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Fort Williams at Ridgedale Historic House

The site of Fort Williams epitomizes the experience of settlers on the South Branch of the Potomac and nearby Patterson Creek Valley, WV during the French and Indian War. With the help of the Western Maryland chapter of the Maryland Archaeology Society, we have completed several field sessions that included shovel test pits, metal detecting, and unit excavations. We have the identified the two areas of occupation, likely the Fort and an outbuilding or barn.

Robert Williams and his family were early settlers, holding ground during the violent backlash after General Braddock's defeat.  He and his family were attacked on a trip to Fort Cumberland in 1755. While most of the family did not survive, he and his 18-month old daughter where taken captive. Williams escaped, returning to his homestead on the South Branch where raids and fights with Native Americans continued.  Archbishop Ashbury held a revival on Williams's property in 1783 and documented the details of Williams's capture.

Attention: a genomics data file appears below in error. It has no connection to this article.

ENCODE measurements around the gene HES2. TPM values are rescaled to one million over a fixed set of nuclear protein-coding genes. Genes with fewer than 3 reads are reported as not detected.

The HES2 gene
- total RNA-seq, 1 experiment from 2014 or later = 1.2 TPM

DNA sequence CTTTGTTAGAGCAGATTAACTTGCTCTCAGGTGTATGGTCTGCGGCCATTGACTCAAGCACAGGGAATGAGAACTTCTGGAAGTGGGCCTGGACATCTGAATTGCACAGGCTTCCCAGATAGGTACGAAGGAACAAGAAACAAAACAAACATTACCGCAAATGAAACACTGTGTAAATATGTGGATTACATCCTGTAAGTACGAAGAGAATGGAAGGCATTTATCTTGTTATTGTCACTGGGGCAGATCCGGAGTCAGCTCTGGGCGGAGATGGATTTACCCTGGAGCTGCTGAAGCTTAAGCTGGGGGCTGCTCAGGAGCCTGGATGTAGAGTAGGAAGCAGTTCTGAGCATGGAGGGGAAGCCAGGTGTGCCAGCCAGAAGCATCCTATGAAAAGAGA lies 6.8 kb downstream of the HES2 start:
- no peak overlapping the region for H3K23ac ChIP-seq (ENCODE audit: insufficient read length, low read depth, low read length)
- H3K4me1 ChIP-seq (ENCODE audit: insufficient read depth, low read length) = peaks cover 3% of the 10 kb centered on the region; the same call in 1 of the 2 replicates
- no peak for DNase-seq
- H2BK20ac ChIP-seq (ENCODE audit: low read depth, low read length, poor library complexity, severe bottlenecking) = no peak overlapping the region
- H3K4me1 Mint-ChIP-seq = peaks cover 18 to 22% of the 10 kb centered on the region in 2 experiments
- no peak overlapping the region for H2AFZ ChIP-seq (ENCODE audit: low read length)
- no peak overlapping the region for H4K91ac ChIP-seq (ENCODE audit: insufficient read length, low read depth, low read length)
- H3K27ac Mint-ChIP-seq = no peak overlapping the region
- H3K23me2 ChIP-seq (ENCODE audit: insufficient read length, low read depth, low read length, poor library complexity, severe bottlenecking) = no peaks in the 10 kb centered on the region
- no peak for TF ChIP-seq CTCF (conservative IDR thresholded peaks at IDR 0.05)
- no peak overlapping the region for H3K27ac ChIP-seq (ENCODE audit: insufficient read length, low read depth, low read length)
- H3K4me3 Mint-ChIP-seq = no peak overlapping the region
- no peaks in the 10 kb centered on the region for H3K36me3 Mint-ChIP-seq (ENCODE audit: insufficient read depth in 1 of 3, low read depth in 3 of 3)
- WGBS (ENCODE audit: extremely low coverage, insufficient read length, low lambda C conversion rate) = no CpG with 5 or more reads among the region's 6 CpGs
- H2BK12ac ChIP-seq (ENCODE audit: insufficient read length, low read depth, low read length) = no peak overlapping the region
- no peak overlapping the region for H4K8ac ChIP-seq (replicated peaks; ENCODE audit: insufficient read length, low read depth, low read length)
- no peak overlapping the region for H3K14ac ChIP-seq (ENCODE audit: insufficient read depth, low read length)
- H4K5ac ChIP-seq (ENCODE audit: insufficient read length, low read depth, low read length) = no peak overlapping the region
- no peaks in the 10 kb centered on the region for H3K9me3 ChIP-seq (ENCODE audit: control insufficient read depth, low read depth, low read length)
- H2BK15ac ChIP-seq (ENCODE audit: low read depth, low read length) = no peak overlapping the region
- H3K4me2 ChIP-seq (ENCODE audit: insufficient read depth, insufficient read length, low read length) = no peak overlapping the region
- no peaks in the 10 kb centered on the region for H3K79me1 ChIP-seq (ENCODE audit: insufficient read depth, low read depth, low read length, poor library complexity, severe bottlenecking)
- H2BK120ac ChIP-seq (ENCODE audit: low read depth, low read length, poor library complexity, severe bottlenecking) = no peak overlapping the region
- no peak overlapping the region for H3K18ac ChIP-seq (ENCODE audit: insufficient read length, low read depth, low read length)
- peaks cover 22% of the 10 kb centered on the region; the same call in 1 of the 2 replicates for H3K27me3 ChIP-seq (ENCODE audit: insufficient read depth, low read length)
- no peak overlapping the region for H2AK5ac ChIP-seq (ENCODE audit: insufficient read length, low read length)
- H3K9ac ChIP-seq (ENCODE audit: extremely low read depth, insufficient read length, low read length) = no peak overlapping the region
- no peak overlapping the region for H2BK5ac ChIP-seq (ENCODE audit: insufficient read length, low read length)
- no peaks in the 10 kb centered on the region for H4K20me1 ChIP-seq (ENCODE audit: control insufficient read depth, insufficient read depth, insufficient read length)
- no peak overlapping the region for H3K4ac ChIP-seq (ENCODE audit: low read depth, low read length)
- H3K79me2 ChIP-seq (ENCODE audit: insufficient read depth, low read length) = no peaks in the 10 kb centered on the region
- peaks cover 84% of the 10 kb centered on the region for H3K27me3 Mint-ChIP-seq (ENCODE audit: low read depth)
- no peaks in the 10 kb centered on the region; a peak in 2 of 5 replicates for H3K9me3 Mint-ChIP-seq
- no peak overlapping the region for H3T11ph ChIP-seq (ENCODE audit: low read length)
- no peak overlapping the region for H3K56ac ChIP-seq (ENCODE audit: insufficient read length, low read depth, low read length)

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Jane Gates Heritage House

The Jane Gates house has been a witness to nearly 150 years of life along Greene Street, Cumberland, MD. Jane Gates was born into slavery, but shortly after the Civil War she purchased this two-story home on a large lot on the Old Turnpike Road. The archaeological study is an important tool to understanding the everyday lives of the house occupants. Through recovered objects, treasures, and trash, we discover fragments of daily life—information often unattainable by any other means. The archaeological research adds a tangible depth to archival research obtained by the Gates family. In addition to a week of professional archeological excavations, the Jane Gates House hosted a public archeology weekend where the public was given the opportunity to assist with archaeological investigations, screen for artifacts, learn about on-going house research and renovations, and tour the house.

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